In December, Nature introduced the Creative Commons “Attribution, Non-commercial, Share Alike” license for genome papers publishing first-time sequences. This builds on an existing open access policy for these papers, which will now not only be freely accessible but also re-usable. Creative Commons offers many different kinds of copyright licensing terms; this particular type allows users to freely reuse works as long as they properly cite authorship, don’t resell them, and make sure that if they build upon the work, they offer the new work with the same license.
“We’ve always made genome papers freely available, and we just wanted to formalize that situation, providing authors with increased clarity,” says David Hoole, head of content licensing at Nature.
Michael Eisen, co-founder of the Public Library of Science, says it’s a good thing, even though it’s more restrictive than the kind of open access licensing that PLoS offers, which lets users do anything they want with the content, subject only to the requirement that they cite the source. “It’s not really a change in a huge way from what they already were doing, except that now people will be able to reuse the content of the genome papers in various ways that they were unable to use them before,” Eisen says. “I think it allows them to say to authors, ‘Look, we’re an open access journal, too, you should send your papers here.’ But I think that it’s important to note that their definition of open access is not the common one — they’re not permitting unrestricted ability to reuse their content.”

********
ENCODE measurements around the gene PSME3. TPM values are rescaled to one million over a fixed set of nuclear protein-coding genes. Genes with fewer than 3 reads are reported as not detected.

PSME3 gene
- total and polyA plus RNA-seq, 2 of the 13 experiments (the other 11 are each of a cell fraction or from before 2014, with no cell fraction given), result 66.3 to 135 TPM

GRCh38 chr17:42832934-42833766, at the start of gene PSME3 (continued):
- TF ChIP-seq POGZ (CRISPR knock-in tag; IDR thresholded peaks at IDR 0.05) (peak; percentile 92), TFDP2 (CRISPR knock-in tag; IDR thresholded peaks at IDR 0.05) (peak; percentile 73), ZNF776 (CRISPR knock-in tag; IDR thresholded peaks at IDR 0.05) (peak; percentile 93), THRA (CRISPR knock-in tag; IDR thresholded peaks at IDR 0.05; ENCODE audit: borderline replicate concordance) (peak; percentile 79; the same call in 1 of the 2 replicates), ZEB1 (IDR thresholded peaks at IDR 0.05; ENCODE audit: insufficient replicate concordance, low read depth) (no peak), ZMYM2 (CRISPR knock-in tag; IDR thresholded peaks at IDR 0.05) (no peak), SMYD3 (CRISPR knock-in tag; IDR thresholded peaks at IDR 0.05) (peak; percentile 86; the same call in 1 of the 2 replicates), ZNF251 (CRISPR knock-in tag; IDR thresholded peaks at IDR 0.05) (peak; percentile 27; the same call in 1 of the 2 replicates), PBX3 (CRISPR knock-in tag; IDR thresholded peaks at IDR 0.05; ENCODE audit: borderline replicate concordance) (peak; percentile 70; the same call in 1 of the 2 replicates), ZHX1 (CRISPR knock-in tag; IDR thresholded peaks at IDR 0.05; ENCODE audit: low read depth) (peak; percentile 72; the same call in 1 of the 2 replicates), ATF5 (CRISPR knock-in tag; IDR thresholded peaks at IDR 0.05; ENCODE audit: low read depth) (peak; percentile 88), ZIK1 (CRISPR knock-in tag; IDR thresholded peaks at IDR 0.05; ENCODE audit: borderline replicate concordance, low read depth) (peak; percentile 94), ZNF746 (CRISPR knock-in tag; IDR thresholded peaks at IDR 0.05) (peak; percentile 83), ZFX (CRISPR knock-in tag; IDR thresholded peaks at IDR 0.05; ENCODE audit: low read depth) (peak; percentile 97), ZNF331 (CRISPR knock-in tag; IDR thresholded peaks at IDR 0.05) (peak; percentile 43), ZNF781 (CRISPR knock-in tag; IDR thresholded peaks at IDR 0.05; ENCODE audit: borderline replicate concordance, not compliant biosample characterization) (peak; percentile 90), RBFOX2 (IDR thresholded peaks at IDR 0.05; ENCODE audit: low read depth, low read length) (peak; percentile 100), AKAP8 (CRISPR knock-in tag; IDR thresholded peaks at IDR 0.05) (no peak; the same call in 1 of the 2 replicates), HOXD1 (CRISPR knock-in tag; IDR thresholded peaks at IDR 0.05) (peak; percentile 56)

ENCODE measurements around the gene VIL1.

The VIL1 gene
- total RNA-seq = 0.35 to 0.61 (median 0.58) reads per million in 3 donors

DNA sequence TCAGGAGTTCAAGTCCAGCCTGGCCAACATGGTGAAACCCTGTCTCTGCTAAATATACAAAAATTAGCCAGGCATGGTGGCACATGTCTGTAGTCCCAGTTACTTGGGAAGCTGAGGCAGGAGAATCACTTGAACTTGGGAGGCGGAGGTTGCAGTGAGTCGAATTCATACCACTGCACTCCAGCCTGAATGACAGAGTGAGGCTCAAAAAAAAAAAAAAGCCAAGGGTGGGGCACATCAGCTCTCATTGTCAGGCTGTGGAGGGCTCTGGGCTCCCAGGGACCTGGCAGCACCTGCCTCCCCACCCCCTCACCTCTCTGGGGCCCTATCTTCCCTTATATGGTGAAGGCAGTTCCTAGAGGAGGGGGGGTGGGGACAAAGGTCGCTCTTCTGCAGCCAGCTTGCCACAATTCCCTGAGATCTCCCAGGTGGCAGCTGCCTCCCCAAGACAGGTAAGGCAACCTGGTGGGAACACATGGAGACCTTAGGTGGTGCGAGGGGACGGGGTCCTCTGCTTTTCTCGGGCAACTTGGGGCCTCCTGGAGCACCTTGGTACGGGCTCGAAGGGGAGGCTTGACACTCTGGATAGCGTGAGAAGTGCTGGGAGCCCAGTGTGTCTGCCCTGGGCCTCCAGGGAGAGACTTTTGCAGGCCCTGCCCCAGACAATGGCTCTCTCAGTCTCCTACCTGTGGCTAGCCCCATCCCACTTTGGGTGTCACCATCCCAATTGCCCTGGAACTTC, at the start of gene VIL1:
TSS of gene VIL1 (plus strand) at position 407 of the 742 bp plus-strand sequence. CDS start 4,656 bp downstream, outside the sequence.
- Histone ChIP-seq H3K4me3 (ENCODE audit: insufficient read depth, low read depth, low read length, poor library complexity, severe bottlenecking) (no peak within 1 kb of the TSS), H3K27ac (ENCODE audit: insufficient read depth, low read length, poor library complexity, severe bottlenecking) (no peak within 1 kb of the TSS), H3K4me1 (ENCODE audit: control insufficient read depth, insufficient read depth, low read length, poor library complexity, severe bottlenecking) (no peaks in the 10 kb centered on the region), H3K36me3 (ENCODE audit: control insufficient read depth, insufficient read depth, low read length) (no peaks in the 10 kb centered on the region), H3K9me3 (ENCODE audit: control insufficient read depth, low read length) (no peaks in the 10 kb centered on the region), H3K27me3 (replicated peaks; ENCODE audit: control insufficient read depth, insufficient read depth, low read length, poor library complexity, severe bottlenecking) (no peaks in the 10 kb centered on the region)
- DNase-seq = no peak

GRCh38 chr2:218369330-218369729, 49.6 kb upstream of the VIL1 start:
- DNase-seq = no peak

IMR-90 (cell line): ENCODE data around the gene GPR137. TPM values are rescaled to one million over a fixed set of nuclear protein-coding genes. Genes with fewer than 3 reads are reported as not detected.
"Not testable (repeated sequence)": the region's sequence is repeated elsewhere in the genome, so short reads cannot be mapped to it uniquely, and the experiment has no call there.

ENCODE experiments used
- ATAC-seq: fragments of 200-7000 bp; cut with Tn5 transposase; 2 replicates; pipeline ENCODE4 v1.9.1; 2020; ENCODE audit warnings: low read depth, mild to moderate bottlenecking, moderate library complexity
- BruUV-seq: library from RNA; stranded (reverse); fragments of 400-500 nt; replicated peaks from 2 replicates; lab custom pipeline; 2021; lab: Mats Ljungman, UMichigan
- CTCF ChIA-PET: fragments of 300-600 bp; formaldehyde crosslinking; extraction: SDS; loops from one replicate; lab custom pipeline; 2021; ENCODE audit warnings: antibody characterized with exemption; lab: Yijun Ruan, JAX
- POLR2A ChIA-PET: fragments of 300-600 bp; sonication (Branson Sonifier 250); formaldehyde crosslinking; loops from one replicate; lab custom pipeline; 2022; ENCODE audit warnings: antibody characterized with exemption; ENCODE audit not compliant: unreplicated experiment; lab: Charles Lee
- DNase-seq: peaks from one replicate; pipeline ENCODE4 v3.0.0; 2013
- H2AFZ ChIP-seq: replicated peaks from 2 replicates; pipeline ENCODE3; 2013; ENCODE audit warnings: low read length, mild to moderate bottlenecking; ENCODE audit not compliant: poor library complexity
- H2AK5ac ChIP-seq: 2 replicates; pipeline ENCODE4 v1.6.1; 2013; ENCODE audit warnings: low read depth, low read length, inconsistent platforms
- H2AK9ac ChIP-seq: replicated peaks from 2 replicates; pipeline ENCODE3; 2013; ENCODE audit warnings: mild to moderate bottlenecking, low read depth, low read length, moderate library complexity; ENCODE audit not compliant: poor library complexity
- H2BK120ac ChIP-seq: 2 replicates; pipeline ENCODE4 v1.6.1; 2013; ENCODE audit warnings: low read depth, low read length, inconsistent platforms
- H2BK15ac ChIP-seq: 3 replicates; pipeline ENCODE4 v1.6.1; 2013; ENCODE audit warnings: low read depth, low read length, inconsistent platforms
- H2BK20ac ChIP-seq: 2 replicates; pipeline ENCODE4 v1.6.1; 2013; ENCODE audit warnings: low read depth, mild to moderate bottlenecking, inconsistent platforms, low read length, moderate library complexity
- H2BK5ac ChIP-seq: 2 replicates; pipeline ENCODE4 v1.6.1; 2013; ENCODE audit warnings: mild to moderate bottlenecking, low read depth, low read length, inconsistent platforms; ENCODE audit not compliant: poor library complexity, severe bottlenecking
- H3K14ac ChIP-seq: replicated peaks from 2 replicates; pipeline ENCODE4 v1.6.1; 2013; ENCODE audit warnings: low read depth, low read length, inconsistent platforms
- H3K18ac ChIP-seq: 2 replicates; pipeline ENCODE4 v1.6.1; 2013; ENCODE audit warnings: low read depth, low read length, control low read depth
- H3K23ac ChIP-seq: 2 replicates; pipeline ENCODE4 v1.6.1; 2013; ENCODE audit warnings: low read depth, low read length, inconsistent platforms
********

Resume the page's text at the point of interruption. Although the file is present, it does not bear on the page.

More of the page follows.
The license Nature has chosen also includes the Share Alike provision, which means that if users wanted to re-bundle the Nature paper with their own content, they’d have to use the same license for that bundle. “You can understand why Nature would do that, but it significantly curtails the potential use of the content,” Eisen says. “It does make Nature look progressive. As far as non-open access publishers go, Nature has been very progressive in these matters.”